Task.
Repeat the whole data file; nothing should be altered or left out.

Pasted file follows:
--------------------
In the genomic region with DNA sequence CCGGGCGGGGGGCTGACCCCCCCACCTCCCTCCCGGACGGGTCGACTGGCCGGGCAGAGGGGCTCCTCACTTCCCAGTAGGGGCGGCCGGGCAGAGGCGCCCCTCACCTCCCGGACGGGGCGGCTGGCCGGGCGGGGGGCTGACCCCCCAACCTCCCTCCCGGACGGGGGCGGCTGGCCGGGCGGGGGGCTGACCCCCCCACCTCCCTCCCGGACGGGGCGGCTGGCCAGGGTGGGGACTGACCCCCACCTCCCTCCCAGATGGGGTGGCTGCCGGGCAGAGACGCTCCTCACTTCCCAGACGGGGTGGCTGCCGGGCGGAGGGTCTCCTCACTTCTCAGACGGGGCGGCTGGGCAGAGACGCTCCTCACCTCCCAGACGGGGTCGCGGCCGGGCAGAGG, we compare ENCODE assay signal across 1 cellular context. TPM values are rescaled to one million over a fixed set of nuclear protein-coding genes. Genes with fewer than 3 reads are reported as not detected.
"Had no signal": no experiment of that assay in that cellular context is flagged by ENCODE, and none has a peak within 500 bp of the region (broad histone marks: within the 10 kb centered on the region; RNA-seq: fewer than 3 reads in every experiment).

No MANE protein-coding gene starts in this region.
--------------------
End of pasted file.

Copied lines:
In the genomic region with DNA sequence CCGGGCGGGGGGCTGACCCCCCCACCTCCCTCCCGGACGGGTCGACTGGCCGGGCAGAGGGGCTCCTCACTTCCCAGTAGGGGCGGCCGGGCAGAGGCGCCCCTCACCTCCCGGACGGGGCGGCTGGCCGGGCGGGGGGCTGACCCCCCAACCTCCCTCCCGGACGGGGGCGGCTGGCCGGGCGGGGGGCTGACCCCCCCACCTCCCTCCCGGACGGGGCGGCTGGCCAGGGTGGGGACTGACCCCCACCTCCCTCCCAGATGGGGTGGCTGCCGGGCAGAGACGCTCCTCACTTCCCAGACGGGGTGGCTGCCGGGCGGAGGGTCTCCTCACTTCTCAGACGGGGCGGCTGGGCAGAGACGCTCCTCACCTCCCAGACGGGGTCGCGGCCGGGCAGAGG, we compare ENCODE assay signal across 1 cellular context. TPM values are rescaled to one million over a fixed set of nuclear protein-coding genes. Genes with fewer than 3 reads are reported as not detected.
"Had no signal": no experiment of that assay in that cellular context is flagged by ENCODE, and none has a peak within 500 bp of the region (broad histone marks: within the 10 kb centered on the region; RNA-seq: fewer than 3 reads in every experiment).

No MANE protein-coding gene starts in this region.